... a number of atheists have taken to confronting and insulting believers of other religions. They pretend that atheist beliefs are proven true, while others are proven false. They refer to other religions as "irrational," and "superstitious." Their approach to ministry is overbearing and rude. They engage in confrontation, with disregard for persuasion. It's as if they've watched too much "American Idol," where Simon Cowell briefly made it hip to be the bully.
He must be talking about stuff like this:
But I don't think you'd get anything like that from a speaker sent by the Coalition of Secular Voters any more than you would expect a hellfire and brimstone sermon about your sinful nature from any of the other groups that have speakers at the event. If you think you would then you don't really understand the scope of atheism.
Hitler imagined a world without Jews. The Freedom From Religion Foundation rented a billboard near the Colorado Convention Center that says: "Imagine No Religion."
Imagine a world with no religion and one sees a world without the Golden Rule, devoid of most charities, hospitals and great universities. One sees hurricane recovery zones, minus all the chartered planes and buses full of churchgoers giving their time and money to rebuild homes. How many children are fed and clothed by atheist charity organizations? Approximately none.
Imagine no religion and one sees a world ruled by atheist tyrants - Pol Pot, Albania's Enver Hoxha, Stalin and Mao, to name a few - who have murdered tens of millions in modern efforts to cleanse society of religion.
Hitler, eh? I'm not going to bother much with the above except to underline it as having been written. If the Op-Ed had said something like that about any other group the writer would probably have been fired.
American Muslims, Baptists, Jews, Christians, Buddhists, Mormons, Quakers, Amish, etc., don't erect billboards saying "Imagine No Atheists." They don't advocate government force to cleanse atheist expressions and teachings from the public square. They don't imply that atheists are "irrational," even though atheists claim absolute knowledge. They don't advocate theft and desecration of atheist property, even though an atheist hero in Minnesota stole and destroyed the Catholic Eucharist.
Religious people may not have erected billboards saying "Imagine No Atheists," but religious groups sure do love to erect billboards saying all kinds of things. The roadsides are full of crosses and God campaigns. There have been billboards saying, "Sharia law is hate," anti-Evolution Billboards and billboards asking "Why Do Atheists Hate America?" They even put up billboards saying that Saturday, rather than Sunday, was the true Sabbath.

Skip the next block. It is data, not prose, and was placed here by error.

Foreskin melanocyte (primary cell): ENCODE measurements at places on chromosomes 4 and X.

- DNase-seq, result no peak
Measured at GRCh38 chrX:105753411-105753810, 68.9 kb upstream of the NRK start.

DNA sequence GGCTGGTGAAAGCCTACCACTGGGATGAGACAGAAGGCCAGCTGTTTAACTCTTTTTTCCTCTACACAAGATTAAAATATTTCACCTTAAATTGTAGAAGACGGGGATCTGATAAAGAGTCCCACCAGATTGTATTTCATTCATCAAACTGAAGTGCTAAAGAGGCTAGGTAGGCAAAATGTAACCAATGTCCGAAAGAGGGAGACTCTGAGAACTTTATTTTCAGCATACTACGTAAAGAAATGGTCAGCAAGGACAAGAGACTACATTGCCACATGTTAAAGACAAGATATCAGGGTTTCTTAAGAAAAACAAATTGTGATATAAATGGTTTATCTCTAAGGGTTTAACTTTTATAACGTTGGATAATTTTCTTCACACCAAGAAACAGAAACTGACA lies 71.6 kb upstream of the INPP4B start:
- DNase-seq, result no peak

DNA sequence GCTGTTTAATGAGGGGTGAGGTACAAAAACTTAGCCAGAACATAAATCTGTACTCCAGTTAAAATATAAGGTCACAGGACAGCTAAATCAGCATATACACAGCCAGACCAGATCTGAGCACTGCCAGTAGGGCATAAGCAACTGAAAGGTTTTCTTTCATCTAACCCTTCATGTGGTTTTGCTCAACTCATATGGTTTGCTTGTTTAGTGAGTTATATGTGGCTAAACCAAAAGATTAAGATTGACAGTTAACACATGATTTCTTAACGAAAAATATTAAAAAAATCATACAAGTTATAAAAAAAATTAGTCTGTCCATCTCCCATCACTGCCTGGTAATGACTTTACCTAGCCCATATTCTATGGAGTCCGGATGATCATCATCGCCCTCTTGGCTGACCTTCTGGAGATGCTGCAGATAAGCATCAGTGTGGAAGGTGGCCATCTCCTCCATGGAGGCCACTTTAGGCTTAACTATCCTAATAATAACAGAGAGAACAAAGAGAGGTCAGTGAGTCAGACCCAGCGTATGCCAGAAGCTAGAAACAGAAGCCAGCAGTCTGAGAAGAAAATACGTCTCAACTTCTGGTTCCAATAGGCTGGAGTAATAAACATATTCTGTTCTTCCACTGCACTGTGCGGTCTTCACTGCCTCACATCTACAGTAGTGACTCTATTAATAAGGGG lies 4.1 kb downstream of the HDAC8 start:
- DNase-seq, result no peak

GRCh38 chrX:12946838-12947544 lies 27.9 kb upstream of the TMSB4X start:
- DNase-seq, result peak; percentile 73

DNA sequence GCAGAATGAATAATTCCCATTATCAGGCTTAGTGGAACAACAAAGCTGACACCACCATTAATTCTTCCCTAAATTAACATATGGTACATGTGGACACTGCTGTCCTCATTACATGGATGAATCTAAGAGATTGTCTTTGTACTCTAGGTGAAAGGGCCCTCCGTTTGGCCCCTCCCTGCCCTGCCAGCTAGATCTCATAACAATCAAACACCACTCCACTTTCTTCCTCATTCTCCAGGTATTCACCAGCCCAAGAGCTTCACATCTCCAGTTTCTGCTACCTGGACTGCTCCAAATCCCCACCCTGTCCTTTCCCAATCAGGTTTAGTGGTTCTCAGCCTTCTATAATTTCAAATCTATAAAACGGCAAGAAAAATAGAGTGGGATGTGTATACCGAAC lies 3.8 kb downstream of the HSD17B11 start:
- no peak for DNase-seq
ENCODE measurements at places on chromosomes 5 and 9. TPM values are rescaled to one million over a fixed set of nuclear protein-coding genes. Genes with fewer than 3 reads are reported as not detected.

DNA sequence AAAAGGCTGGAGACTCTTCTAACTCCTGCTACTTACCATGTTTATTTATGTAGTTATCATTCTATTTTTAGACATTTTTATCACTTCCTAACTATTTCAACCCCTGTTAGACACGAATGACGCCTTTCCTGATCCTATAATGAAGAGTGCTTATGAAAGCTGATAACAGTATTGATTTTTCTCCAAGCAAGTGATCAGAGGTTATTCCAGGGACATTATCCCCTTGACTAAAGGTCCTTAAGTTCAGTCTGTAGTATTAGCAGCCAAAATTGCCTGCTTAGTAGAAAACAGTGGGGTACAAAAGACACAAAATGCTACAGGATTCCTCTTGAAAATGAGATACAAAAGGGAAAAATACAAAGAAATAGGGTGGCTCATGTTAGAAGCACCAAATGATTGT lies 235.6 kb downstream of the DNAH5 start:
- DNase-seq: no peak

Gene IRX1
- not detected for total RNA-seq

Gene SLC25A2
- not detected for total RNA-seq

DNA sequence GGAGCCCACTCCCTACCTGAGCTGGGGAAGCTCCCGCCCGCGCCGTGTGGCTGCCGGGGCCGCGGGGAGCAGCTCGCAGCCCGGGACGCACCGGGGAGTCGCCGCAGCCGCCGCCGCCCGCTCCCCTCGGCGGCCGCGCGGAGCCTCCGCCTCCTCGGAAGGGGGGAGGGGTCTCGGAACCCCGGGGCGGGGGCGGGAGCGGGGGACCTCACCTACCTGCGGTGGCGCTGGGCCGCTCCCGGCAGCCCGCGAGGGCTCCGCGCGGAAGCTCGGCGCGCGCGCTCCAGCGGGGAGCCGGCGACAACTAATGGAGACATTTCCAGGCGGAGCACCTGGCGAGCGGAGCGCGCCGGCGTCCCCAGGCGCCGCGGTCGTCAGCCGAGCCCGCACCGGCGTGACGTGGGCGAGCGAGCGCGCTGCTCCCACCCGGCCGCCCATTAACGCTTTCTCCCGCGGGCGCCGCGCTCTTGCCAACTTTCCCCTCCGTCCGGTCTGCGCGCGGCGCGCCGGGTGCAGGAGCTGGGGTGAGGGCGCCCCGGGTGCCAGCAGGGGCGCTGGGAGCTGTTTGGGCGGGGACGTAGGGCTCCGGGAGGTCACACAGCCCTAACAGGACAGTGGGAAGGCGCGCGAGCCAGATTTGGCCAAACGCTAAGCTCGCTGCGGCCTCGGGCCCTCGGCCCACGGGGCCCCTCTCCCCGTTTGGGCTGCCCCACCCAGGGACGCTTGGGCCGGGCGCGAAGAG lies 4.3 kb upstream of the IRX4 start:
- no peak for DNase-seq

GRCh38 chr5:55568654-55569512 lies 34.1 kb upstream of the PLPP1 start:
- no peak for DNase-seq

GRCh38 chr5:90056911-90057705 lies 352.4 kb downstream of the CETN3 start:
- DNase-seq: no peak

Also, the veiled claim that atheists "advocate government force to cleanse theist expressions and teachings from the public square" is simply a blatant lie hidden by an inverse claim. By saying theists don't do it to atheists he implies that atheists do it to theists. The writer doesn't have the guts to come out and say something so blatantly false, so they only hint at it. This is a claim I generally associate with the Intelligent Design movement and creationism. However, in this case, it's more likely aimed the groups that fight against Ten Commandments displays, enforced school prayer times and the words "under God" in the pledge. It's deeply unfair to hint that this is an attempt to "cleanse theist expressions and teachings from the public square." What they are trying to do is make sure that the government does not endorse religion in an impermissible way. It's interpreted as a violation of First Amendment to the United States Constitution because of a letter Thomas Jefferson wrote where he said the intention of that amendment was to create a "wall of separation" between church and state. Not all expressions are cleansed and this vague thing called "the public square" is much larger than the intended target.
The most phony thing, however, about that claim is that it's not just atheists that want to make sure that the government does not endorse religion in an impermissible way. Many Christians, Jews and other believers have participated in that fight.
Democrats will nominate a Christian gentleman who respects others. It's likely they didn't invite atheists to their faith service because they didn't want embarrassing guests. Atheists might bring pseudointellectual proselytizers, who are intolerant, self-aggrandizing and rude. Atheists should fund universities and hospitals. They should feed and clothe starving kids. They should act more like Christians and Jews. If they do some of that - if they contribute to a diverse humanity - they might get better party invites.
Talk about pseudo-intellectual proselytizers, who are intolerant, self-aggrandizing and rude. That's pretty much what I thought of this Op-Ed. Also if he thinks that atheists should fund universities and hospitals, feed and clothe starving kids in order get invited to the party, then I think he better invite Bill Gates and Warren Buffet because those two atheists have given billions of dollars in order to do things like that.
The Op-Ed, I think, represents the kind of thing atheists should try to work against. It's an image problem that's mostly fed by dishonest writers like the person who wrote that Op-Ed, but Christopher Hitchens probably isn't helping us in that department either.